The five of us met at Helen's in Canmore, divied up gear and drove up to the Athabasca Glacier. On Day 1 we skied with huge packs up the three icefalls and camped once on top of the Columbia Icefields. It was a windy and blustery first day and a bit of a challenge to put up the tents, melt snow and make dinner with spin-drift flying about.
|Camp 1 - Notice the Spin Drift on the Tents|
The morning of Day 2 was sunny and we started the day with crevasse rescue school. We then dismantled the camp, packed up and moved to our base camp. On our way to our new home we dropped our packs and quickly skied up Mt Snow Dome (11,339 ft). Mt. Snow Dome is considered the hydrological apex of North America, ie. its watershed drains into the Atlantic, Pacific and Arctic Oceans. Snow Dome was also my first summit attained by skiing! We returned to our packs and continued to the Stutfield Glacier to set up camp for the next three days.
|Summit of Mt Snow Dome|
On Day 3 Sue and I took a rest day to recover from blisters and weak ankles. The hardcores, that is Bill, Bibi and Helen, made their way up West Twin peak, tucked in behind South Twin. On their way to West Twin they witnessed a crevasse fall from another party attempting South Twin. The faller climber was rescued by his companions.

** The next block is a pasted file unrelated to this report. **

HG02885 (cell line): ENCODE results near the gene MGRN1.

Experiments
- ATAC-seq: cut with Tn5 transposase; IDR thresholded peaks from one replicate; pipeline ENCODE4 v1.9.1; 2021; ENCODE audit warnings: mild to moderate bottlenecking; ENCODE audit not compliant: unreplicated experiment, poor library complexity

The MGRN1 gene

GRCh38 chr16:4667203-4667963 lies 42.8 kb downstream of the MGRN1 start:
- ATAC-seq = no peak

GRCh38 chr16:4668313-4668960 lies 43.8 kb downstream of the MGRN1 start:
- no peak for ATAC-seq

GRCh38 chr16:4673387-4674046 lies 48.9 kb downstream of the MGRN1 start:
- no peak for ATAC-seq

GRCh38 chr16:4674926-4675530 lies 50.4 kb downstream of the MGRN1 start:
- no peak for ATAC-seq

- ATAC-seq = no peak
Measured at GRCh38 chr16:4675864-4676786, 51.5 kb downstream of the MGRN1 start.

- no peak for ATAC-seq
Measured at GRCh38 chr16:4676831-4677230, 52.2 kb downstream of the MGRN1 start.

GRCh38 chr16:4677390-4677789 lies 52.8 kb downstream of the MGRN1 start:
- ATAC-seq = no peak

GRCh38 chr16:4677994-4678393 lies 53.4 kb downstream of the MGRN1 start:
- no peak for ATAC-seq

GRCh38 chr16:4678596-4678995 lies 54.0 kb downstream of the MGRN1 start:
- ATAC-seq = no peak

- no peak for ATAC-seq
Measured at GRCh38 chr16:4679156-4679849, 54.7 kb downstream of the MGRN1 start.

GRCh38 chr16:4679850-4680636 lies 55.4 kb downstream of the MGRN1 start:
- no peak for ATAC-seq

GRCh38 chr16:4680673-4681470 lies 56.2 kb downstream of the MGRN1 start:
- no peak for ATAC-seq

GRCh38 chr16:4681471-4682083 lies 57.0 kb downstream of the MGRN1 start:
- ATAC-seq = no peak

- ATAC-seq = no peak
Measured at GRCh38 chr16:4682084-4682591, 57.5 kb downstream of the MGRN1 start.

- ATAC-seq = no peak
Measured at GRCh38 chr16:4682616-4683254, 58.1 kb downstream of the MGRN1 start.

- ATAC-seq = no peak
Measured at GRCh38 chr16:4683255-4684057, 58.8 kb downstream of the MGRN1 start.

|Helen and Bibi on the Summit of West Twin|
Day 4 brought more sunshine and we padded out of camp in the direction of North Twin (11,900 ft). Within four hours we were on the summit and enjoyed a leisurely time there gazing at neighbouring peaks. The ski down was a pure delight. At the end of the day I commented to Bill that it had been my favorite ski mountaineering day ever!
|Bill & Renee on Summit of North Twin|
On the last day the main task was to break down the camp, pack our bags and head down. In some ways skiing down is easier, but with heavy packs (40-50lbs) it can be quite tricky. Returning down through the icefalls in the afternoon is also a bit like running the gauntlet. We witnessed a few minor avalanches but nothing came close to us. The final stretch of the return to the cars involved walking up the muddy Snow Coach road with our skis in our hands. A bit of a grunt and once at the parking lot we were all happy to get out of our boots.
|Bill melting snow for drinking water|
|Renee in front of the famous icefield snow coaches|
p.s. Despite wearing 70 SPF sunscreen and large brimmed hats, our faces were still remarkable sun-burnt at the end of the trip!